But uptake has slowed.
New trend in BYOD security: contain the data, not the device
Over the past eighteen months, the conversation about mobile management has changed dramatically.
Where the primary goal used to be to secure and manage individual devices, the BYOD trend has made organizations of all sizes and types reconsider what mobile security means. The goal for many IT departments today isn't to lock down devices, but to securely deploy business apps so that users can safely work with business data anywhere at any time.
This new focus has led to a major new mobile security concepts known as containerization. Containerization refers to a solution that creates an encrypted data store or container on a device. Access to data in the container requires secure authentication independent of any other device settings or restriction. The result being that even on a device with no unlock passcode, no whole device encryption, and no security policies of any type, the contents of the container remain inaccessible unless an authorized user enters valid credentials. Securing data in a container also allows IT to wipe all business data from a personal device without wiping any personal data or apps.
That's a pretty attractive feature set for enterprises in itself and one that works well for organizations with BYOD programs, but containerization shouldn't stop at just encrypting business data.
To prevent data leaks, enterprises need to be able to manage the interaction between data in the secure container and the rest of a mobile device. That includes the ability to prevent unauthorized apps from opening business files stored in the container and the ability to disable copying and pasting between approved and unapproved apps. It can also mean disabling the ability of a device to print files that are stored in the container.
Early container tools were focused on securing specific data through a single enterprise app. Good Technology, one of the containerization pioneers, initially focused on providing a secure container for email, contacts, and calendar data. Good's approach in this area has been to offer an alternate enterprise app for access to corporate services like an Exchange server instead of using the stock apps included with iOS or Android. That approach works well in some respects, but it prevents users from interacting with enterprise data using the hundreds of thousands of apps available to them.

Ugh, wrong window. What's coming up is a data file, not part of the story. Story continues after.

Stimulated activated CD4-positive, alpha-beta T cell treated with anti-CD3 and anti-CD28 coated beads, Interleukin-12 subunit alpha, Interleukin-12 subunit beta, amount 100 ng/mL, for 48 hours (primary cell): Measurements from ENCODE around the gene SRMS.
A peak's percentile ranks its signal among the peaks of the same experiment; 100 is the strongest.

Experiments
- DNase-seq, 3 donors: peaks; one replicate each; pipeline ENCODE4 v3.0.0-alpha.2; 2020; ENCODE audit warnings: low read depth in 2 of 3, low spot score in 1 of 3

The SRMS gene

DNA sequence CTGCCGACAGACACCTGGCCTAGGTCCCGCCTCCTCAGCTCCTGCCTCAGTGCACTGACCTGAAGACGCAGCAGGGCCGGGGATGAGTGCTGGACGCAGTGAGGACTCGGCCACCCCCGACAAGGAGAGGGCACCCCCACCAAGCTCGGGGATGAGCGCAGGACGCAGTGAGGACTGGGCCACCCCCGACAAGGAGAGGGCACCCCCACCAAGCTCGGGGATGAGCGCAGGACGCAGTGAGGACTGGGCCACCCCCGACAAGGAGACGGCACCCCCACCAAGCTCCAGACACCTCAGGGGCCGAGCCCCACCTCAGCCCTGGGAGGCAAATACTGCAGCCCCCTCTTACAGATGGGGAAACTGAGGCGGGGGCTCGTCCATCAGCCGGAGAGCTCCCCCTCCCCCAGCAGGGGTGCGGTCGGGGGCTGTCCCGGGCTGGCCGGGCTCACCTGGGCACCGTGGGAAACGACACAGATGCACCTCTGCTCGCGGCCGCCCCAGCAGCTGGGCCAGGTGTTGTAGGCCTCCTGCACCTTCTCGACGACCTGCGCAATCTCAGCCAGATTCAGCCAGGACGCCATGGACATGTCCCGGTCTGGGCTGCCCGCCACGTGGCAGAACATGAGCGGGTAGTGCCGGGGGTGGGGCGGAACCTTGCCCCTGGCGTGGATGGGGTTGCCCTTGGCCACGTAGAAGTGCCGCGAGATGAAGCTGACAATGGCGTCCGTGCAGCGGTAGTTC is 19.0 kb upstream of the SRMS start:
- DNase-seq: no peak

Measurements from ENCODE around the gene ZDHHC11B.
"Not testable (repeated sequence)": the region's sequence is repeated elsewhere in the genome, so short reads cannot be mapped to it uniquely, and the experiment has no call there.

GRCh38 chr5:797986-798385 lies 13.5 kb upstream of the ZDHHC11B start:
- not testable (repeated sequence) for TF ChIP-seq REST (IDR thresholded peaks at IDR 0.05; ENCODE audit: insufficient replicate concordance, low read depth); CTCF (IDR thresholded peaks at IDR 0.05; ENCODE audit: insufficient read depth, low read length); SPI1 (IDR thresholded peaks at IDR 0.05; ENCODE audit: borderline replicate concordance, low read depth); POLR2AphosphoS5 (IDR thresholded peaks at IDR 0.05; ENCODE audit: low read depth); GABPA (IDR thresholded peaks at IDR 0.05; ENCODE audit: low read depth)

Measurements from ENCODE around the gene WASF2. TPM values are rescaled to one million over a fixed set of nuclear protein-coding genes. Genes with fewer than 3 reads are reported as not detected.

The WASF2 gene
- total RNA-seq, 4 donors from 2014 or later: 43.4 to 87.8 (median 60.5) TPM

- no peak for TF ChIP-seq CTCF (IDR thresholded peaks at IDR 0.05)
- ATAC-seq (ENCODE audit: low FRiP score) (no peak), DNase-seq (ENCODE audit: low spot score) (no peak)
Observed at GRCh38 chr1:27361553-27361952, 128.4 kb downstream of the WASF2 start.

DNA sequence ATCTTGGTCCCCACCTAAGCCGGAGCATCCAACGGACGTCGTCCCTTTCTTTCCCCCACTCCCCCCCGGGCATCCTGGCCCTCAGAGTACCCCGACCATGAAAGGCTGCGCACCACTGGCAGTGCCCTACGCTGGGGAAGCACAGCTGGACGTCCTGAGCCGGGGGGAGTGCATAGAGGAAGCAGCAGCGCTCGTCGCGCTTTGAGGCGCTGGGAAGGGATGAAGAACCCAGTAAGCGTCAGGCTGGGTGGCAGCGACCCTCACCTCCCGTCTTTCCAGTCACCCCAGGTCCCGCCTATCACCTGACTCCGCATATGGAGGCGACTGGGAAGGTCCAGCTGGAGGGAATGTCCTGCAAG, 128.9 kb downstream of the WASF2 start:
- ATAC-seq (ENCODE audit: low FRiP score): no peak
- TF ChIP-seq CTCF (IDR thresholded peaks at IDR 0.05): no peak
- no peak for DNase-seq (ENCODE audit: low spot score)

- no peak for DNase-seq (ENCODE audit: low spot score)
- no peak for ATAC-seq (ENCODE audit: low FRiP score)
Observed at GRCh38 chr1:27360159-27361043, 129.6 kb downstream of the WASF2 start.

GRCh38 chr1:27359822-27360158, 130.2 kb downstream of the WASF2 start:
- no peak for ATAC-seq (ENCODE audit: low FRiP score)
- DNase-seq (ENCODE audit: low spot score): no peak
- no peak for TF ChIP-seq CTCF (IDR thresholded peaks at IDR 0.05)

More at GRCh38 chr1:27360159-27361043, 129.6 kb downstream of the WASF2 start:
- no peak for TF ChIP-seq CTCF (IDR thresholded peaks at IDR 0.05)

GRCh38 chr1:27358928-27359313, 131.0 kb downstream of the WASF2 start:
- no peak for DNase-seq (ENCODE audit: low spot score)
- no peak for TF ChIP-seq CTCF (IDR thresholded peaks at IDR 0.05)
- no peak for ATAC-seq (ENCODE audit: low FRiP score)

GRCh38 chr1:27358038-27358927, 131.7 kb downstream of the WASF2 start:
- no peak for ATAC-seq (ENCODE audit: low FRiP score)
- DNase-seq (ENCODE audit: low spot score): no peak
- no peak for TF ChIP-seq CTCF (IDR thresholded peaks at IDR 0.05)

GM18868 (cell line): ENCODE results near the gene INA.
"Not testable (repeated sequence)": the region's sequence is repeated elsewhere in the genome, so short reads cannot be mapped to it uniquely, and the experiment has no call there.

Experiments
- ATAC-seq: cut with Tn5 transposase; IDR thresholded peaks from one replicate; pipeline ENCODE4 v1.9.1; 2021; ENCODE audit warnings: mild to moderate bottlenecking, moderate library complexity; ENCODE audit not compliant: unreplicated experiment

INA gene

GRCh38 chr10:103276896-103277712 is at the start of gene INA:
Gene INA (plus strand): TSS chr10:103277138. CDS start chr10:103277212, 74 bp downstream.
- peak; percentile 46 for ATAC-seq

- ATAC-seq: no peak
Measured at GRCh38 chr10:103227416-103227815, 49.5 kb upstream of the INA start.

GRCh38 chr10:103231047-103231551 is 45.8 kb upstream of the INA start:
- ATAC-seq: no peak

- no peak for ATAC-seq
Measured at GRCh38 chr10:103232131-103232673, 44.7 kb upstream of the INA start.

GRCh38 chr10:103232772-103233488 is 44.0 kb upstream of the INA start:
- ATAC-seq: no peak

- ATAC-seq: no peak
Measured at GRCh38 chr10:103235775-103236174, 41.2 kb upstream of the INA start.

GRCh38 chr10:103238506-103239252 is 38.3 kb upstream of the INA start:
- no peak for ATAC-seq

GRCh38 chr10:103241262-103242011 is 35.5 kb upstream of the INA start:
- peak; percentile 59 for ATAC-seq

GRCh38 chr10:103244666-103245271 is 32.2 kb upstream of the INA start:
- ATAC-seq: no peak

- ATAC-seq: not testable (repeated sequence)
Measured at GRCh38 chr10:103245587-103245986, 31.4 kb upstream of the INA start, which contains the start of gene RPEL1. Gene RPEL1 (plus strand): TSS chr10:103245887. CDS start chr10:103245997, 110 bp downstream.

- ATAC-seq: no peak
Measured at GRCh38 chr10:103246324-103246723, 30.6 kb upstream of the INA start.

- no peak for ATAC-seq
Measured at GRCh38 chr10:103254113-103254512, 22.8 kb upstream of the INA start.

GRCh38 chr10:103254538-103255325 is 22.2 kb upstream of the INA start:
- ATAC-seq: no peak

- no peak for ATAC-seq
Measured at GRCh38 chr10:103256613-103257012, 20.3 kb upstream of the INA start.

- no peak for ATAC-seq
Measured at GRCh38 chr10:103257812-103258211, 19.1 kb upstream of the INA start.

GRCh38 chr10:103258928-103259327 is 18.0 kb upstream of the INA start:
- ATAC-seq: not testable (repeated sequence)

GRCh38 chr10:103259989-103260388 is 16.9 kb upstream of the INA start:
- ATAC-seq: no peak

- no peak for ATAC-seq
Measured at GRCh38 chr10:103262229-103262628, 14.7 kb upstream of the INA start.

There are two solutions to that challenge.
The first is to develop a security framework that business and enterprise developers can integrate into their apps using a published SDK.
That allows developers to write apps that can securely access and store data in an encrypted container offered by a mobile management vendor. Good launched a program earlier this year known as Good Dynamics that takes this approach and other companies have followed suit, including Centrify, which recently launched its own enterprise authentication system for mobile devices, and MobileIron, which announced a pair of new solutions called AppConnect and AppTunnel earlier this week.
Although this approach is effective, it requires developers to build apps in partnership with one or more vendors. That can present challenges. The most obvious is that an organization will need to integrate mobile management tools from a specific vendor into their mobile strategy in order to take full advantage of container-based security.
Another key challenge is that existing apps may have already been built and deployed throughout an organization. To build in container security, these would need to be updated or rewritten to take advantage of a vendor's container SDK. That can be challenging if enterprise apps were created by a contractor or employee that is no longer working with/for a company. For publicly available apps, there's also the challenge of getting a secure version of an app through the review process of Apple's App Store in addition to an existing version that doesn't use any third-party functionality like that offered by an enterprise vendor's SDK.
The second approach, which addresses some of these issues, is app wrapping.
App wrapping does exactly what its name implies: it adds an enterprise wrapper to an app that creates a secure container for it. Ideally, that wrapper can be centrally managed to secure the data, require authentication for access, and offer protection against data leaks by disabling copy/paste, printing, and the ability to open files in unapproved apps -- essentially it extends all the container advantages to almost any app including private enterprise apps and apps publicly distributed through Google Play.
Beyond building the secure container, a goal for many organizations is to have secured business apps be able to share information between them. After all, if you have an app for mobile ordering/billing as well as CRM, it makes sense that you'd want them to be able to share contacts and other key customer data.
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